Big anniversaries often prompt a bit of reflective thinking. Much to my happiness I've just hit a decade of self employment, 10 years since I started The Usual Studio. Here's my honest take on what I've learnt so far...
Let's go from the beginning, with a little background on my circumstances in Year 1, 2007. Also known as 'the financial crisis of 2007'. I began with:
- zero clients
- a few contacts
- enough money for a 6 month buffer
- friends and families support
- mini office setup at home - iMac, desk, printer, phone, stationery galore
- 1st class degree in Graphic Design
- 2 years industry experience
- a promising but not huge portfolio
Sitting at my new home studio setup on the 19th February 2007, I'm not sure I knew what I was letting myself in for. But quitting my job and going freelance was something I felt compelled to do. From a health/wellbeing perspective, almost as much as a professional one.
The plan was to create my ‘ideal' place to work. Somewhere with the freedom to work across multiple disciplines, experiment and explore ideas. I wanted to work with design-savvy clients who appreciated creativity and the business benefits it can bring. Taking charge of my career, shaping its progress and getting better work-life balance were priorities too. Sounds kind of idealistic now, but I was only 24 which gave me the mindset to 'give it a go'.
A business startup organisation in Coventry helped me in the first 18 months. Providing free business support, mentoring, networking and hot desk space. The mentoring in particular was very helpful. My 2 mentors asked me questions I hadn't yet considered. Every month I reported back on progress and had my decisions and approach questioned intently. Under the scheme I also completed a Diploma in Business, giving me an understanding of the topics my Graphic Design degree didn't cover:
- Starting and Planning a New Business Venture
- Financing a New Business Venture
- Introduction to Small Business Management
- Introducing New Products and Services to Market
The biggest learning curve
Once I had done the basics of launching a business - built the website, printed business cards etc - I focused on finding clients. I made many mistakes along the way, pricing, not being persistent enough sometimes. But I had lots of wins too. Finding a few good clients and contacts were key for me, which then snowballed into other work.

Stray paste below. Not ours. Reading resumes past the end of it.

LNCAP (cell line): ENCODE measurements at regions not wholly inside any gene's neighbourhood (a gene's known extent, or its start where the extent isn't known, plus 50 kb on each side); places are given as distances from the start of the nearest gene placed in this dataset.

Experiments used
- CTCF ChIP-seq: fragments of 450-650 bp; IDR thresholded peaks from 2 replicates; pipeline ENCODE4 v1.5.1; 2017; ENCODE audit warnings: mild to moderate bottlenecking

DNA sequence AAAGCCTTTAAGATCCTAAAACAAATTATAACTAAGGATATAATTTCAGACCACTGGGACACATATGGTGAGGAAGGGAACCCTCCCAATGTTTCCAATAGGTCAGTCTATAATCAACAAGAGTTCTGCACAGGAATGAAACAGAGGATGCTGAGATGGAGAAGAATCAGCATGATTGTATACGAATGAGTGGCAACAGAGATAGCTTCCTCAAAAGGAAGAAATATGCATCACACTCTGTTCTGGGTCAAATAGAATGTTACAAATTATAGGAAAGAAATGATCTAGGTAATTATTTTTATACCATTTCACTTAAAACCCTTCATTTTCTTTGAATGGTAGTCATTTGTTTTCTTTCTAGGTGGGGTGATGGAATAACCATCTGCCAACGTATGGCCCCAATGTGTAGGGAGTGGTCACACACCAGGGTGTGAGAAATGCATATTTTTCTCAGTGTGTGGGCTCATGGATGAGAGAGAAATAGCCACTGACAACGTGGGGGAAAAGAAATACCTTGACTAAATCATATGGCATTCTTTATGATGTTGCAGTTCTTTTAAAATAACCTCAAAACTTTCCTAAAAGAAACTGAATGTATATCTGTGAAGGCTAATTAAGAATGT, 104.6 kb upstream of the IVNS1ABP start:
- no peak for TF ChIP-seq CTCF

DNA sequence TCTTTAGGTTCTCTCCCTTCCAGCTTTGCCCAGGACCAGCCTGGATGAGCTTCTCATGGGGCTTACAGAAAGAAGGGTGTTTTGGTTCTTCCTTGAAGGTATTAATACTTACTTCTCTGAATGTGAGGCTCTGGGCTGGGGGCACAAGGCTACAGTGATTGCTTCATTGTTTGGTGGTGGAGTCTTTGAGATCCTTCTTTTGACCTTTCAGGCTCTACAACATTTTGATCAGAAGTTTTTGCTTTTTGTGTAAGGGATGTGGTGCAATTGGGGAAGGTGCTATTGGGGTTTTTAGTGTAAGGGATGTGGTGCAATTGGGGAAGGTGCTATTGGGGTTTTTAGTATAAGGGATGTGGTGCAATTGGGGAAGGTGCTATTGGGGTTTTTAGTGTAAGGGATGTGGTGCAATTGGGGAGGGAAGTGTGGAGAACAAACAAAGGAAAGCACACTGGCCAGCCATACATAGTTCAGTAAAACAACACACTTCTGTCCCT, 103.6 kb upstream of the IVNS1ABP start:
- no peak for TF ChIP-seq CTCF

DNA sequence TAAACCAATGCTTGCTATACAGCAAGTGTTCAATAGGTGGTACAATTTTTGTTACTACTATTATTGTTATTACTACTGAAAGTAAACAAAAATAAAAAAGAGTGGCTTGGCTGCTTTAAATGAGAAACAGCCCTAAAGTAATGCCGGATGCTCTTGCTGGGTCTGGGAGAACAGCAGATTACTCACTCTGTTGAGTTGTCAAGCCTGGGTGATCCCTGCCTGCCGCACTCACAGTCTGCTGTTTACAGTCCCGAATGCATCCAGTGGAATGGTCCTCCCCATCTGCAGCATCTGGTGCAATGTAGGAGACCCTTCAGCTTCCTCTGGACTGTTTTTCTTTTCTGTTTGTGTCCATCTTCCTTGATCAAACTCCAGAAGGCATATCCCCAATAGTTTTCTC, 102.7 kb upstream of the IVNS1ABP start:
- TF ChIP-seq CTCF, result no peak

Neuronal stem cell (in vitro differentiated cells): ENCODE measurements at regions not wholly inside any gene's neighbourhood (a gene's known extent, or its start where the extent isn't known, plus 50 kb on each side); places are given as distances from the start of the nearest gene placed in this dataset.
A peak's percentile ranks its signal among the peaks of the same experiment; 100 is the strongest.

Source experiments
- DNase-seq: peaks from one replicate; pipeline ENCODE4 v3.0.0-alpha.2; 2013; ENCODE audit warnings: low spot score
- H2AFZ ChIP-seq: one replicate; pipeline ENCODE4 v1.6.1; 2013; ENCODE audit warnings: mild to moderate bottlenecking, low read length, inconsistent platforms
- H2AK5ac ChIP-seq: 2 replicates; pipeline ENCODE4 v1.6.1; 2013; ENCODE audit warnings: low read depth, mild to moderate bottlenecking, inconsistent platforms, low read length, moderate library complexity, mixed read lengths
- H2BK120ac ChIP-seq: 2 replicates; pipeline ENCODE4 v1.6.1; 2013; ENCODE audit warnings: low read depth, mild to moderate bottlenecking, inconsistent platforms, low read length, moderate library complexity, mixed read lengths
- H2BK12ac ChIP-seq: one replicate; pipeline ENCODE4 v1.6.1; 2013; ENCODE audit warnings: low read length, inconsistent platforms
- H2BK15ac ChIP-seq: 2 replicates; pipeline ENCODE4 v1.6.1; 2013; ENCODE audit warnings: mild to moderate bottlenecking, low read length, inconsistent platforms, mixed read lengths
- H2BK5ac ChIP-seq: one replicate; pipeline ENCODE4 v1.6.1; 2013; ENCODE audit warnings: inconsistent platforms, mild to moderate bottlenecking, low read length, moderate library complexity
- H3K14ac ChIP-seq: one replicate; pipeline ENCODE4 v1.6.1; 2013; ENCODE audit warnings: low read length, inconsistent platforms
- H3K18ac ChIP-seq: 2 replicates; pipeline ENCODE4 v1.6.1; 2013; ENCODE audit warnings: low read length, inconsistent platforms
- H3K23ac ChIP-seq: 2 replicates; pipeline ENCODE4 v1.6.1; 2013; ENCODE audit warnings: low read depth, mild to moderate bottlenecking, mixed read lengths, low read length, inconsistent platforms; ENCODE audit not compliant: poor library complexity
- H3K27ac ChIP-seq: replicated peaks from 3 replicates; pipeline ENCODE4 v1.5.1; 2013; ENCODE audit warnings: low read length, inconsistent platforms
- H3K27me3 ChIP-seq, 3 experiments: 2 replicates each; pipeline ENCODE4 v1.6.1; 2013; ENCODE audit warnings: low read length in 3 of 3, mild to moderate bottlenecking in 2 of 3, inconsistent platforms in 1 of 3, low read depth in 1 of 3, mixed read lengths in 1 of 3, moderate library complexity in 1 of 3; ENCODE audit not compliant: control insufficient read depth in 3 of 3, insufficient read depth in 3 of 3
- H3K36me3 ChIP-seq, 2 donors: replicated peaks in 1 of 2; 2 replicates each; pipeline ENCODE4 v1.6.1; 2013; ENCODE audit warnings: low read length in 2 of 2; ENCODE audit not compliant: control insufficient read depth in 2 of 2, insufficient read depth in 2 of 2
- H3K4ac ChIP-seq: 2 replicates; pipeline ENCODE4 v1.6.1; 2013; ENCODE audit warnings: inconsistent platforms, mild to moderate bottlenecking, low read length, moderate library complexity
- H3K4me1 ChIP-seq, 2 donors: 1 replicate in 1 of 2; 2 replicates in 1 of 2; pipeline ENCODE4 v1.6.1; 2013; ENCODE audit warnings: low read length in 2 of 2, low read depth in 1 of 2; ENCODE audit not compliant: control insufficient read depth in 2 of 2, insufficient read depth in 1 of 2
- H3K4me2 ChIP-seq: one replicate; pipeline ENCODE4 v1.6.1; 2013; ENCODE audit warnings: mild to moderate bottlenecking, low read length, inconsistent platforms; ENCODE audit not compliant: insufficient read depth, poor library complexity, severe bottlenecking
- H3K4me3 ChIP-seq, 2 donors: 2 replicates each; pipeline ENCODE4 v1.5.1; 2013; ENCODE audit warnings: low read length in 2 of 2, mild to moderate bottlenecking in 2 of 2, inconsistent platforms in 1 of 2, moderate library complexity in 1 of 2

Taking on other small roles beyond that of running The Usual Studio helped, my work with The Food and Film Festival elevated the businesses profile. My involvement in the festival was a rewarding experience in itself too.
Specialising in working for a few key industries gave the business real focus. Rather than trying to sell all design services to everyone, I focused on offering branding services to Culture, Arts and Fashion clients. Having greater focus was an important step and helped clients self-select before they approached. It also meant I had some influence over the kind of projects the business would do.
Recognising that I couldn't wear all the hats and needed help sometimes was an important realisation. Sure, it did give me more of a project management role sometimes, as a liaised between freelancers and clients. But it also offered a fuller service to clients and increased profits.
Early ideals v. reality
I romantically thought when I was a student, that if I wanted to be a print designer, that's what I would be. At the time I saw web design work as a take it or leave it option, not something that I would have to do. Over the 10 years the industry has evolved much more than I anticipated. I've gone from being a print and branding focused designer, to one who is just as likely to design websites. And magazines, lots of magazines - I design 7 of those annually.
Each year I’ve seen the quality of the projects and opportunities get better and better. My early intentions are taking shape. Hitting the self-employed decade has been a great moment for me personally and professionally.
If you're thinking about self-employment a word of caution - it's not an easy route to take but it does have its benefits. Especially if you can find your niche and have the right skills. Ideally get some experience, learn as much as you can. Save up a good cash buffer, then start talking to people to help you plan your business idea. Give it a go and see what happens.
By Charlee Sully, Designer at The Usual Studio. Twitter: @TheUsualStudio
I work across design, ideas, strategy and content, writing about branding, design, innovation and entrepreneurship. I love sushi, tea's my cuppa of choice and BBC6 music's always on. Unlike a former housemate - I do find comedy funny.